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Shaping policy for development

An overview of Lagoro IDP camp in Kitgum District, northern Uganda, 20 May 2007. Manoocher Deghati/IRIN
Tue, 10/29/2013 - 09:55 -- Anonymous (not verified)
Flooding in Pakistan: a submerged street near Nowshera, Kyhber-Pakhtunkhwa province
Flooding in Pakistan: a submerged street near Nowshera, Kyhber-Pakhtunkhwa province

License: ODI given rights
Credit: Abdul Majeed Goraya/IRIN
Source: IRIN

Mobilising private climate finance

September 2011 to September 2013
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Leaders: 
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Active

Developed countries have committed to mobilise $100 billion in climate finance per year by 2020 to address the needs of developing countries under the United Nations Framework Convention on Climate Change (UNFCCC). It is widely accepted that meeting this required scale and pace in deployment of climate finance will require transformational changes to public and private sector financial architecture.Public sector resources can catalyse private sector investment and activity.

There is a need for more centralised and comparable information on how public international climate finance is mobilising private sector action to support climate compatible development. As an initial effort to this end, ODI has compiled an online resource of 73 investments representing $8.5 billion, drawing on our reviews ofJapanese, US, UK, and Germanpublic support for climate change related interventions by the private sector in the period 2010 through 2012.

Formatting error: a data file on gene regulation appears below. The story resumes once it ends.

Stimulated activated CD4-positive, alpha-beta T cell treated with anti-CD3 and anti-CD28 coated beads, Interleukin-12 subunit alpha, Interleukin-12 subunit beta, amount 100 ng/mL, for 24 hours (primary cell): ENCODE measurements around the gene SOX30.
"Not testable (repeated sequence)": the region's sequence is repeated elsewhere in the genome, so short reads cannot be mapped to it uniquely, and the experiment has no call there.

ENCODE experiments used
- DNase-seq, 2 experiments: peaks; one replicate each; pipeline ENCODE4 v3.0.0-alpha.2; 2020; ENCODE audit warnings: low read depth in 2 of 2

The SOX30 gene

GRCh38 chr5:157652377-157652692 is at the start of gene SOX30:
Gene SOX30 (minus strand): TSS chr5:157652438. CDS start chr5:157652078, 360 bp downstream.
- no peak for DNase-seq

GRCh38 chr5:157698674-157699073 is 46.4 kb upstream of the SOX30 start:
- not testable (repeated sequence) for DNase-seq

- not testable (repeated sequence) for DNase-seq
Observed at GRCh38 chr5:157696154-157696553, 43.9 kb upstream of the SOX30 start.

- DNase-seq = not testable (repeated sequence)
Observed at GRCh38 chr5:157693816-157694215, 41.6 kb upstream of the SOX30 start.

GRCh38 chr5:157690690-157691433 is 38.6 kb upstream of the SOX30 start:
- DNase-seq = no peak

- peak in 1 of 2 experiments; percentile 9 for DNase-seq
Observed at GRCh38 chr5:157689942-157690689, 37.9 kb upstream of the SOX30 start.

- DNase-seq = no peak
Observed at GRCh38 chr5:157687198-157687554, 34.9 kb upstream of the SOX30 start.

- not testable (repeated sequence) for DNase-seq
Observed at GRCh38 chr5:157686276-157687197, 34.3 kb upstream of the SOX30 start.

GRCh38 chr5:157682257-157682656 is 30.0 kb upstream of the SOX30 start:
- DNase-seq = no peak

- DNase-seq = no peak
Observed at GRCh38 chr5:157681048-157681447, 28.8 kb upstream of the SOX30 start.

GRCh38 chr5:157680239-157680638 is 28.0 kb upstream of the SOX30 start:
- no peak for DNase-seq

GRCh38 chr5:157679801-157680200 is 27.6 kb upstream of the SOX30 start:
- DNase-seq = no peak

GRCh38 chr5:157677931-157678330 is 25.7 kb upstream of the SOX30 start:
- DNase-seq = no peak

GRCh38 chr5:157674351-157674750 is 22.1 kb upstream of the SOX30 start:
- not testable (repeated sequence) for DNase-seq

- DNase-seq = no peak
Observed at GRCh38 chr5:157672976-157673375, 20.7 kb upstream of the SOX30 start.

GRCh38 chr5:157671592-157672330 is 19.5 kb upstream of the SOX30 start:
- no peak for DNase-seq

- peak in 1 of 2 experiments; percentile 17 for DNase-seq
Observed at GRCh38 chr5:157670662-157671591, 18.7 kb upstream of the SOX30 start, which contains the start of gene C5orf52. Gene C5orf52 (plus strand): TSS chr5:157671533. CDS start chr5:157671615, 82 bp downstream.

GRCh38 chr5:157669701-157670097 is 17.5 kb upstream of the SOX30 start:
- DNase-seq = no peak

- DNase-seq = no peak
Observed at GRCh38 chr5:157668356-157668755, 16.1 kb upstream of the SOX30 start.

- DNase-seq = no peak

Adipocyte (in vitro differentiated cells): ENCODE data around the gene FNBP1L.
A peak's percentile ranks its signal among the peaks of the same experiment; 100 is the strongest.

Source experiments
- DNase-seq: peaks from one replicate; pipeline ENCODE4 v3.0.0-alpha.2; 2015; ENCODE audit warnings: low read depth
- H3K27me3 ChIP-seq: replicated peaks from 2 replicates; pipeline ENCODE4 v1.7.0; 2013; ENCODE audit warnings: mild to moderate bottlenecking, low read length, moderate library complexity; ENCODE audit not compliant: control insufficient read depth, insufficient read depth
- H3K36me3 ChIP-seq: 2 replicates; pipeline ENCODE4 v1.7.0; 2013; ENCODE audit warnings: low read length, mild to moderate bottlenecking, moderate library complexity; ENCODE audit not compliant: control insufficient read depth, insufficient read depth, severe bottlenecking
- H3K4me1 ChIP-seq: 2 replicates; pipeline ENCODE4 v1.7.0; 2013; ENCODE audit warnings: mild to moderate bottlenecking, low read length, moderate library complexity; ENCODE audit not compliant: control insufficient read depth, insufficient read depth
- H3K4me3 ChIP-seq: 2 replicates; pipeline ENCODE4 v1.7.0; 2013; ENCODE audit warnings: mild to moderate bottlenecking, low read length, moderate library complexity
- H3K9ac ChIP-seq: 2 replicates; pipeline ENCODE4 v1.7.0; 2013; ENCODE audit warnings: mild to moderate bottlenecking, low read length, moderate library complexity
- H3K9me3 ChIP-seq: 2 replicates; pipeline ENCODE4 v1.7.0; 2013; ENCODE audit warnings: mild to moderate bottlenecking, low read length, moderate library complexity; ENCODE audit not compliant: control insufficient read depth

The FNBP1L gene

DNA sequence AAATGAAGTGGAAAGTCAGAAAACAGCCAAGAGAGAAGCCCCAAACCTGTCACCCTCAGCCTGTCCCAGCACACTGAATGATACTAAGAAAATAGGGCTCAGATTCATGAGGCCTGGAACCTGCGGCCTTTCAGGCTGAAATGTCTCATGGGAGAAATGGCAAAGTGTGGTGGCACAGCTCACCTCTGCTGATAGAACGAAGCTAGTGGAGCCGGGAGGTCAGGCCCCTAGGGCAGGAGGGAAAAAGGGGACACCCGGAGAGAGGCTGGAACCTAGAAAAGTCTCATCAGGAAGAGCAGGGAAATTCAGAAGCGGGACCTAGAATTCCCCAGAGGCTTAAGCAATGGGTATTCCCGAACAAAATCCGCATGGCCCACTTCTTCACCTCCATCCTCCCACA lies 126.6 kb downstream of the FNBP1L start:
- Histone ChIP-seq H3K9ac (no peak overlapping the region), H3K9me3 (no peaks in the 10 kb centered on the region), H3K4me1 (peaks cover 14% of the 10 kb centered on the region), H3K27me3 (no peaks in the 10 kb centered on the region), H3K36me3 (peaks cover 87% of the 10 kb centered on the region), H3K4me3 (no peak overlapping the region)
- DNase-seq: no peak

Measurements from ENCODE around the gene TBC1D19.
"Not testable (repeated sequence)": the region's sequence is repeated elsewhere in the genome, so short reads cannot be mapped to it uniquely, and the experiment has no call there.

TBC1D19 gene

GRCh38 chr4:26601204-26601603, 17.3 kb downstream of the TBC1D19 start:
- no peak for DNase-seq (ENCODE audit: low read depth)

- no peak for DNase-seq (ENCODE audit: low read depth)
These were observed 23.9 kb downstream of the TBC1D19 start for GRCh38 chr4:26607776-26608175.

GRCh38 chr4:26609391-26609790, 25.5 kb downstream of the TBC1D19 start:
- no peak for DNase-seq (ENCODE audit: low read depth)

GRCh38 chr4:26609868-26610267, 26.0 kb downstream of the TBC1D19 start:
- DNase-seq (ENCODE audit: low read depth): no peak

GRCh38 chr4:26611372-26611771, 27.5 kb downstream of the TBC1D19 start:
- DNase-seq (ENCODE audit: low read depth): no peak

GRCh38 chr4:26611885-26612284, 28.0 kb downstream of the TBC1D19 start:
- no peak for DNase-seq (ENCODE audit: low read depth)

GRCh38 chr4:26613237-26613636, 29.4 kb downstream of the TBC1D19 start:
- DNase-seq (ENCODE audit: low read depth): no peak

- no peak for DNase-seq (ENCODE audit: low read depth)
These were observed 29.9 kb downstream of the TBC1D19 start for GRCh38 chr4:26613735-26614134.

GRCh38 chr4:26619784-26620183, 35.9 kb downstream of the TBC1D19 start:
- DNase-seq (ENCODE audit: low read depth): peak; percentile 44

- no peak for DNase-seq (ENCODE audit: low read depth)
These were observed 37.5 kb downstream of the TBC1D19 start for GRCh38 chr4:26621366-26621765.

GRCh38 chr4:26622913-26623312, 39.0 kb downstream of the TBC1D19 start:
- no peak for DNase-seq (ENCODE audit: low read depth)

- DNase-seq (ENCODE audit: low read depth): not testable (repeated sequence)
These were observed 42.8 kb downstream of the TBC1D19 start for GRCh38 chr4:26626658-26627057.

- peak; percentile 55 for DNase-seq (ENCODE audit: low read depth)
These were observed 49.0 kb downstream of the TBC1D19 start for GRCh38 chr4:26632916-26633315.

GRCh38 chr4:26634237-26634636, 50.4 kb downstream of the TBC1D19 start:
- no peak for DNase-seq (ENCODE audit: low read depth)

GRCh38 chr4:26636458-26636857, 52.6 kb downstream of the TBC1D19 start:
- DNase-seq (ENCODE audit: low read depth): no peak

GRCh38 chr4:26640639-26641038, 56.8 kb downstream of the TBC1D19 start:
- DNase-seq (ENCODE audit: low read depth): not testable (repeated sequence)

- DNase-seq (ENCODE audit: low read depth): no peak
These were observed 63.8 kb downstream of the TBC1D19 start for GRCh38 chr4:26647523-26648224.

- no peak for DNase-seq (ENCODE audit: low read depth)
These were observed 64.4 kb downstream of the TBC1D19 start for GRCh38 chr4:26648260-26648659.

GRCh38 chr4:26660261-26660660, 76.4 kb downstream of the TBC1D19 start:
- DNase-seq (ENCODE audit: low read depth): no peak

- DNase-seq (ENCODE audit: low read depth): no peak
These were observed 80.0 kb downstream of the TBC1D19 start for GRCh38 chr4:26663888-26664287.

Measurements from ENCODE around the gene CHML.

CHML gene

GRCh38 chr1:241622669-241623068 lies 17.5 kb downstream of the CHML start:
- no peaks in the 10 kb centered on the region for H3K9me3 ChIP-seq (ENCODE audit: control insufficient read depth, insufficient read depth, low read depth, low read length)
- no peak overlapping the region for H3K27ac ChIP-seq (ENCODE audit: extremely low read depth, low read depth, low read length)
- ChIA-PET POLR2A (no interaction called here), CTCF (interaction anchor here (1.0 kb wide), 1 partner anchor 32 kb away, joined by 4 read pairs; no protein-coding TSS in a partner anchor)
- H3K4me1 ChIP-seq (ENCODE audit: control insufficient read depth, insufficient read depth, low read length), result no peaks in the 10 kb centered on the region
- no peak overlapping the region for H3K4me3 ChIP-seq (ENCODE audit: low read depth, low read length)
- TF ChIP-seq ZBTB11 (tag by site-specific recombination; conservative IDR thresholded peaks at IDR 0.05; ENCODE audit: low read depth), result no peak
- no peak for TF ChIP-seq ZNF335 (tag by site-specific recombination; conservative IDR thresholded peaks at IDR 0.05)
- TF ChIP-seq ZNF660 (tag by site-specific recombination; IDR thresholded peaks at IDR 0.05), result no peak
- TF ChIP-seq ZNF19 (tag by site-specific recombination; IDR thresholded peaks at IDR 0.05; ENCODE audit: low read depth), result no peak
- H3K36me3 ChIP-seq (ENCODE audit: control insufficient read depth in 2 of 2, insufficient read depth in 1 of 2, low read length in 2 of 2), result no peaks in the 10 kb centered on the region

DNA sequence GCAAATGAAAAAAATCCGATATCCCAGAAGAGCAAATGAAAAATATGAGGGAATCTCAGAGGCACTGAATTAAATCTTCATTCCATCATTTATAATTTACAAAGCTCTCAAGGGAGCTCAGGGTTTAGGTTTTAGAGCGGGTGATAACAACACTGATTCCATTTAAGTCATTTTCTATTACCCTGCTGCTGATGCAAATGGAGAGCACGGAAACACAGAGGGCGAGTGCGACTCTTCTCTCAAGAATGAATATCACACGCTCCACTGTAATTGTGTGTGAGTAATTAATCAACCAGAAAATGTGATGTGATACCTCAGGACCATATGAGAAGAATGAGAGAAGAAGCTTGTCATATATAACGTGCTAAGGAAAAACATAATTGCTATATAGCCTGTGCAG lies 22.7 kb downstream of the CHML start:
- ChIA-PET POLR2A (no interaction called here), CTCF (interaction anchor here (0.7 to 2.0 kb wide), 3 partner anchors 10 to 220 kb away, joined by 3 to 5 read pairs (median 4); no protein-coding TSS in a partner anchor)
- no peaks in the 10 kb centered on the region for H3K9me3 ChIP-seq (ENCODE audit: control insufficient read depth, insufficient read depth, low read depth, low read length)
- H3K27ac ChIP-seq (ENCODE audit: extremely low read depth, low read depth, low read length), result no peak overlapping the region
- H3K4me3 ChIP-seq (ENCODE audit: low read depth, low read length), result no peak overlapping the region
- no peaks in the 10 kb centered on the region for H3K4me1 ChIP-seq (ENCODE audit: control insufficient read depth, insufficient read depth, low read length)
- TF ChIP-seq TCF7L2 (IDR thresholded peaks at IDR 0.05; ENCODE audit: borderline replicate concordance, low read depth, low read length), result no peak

As highlighted in the ODI reports, these countries are also providing critical support to developing countries in the establishment of climate strategies, policies, regulations and incentives to strengthen investment climates for climate compatible development (CCD).

Information in the Private Climate Finance Support database includes:

  • financing from the public sector (donor governments, IFIs, MDBs, NDBs etc.),
  • financing from the private sector (in developed and developing countries),
  • financial instrument used (and disbursal status),
  • role of intermediaries (and country of ownership),
  • end-recipient of finance (and country of ownership),
  • if funds are directed toward mitigation or adaptation,· 
  • technology / sector, and
  • country / region.
Climate and Environment
Department for International Development (DFID)
Outputs
Shelagh Whitley

Five early lessons from donors’ use of climate finance to mobilise the private sector

Opinion - Articles and blogs - 11 February 2013

In 2009, developed countries committed to mobilise $100 billion in climate finance per year by 2020 to address the needs of developing countries in the face of climate change. Meeting this target will require transformational change in the scale and pace of financing. Public sector resources can play a pivotal role in catalysing private sector investment.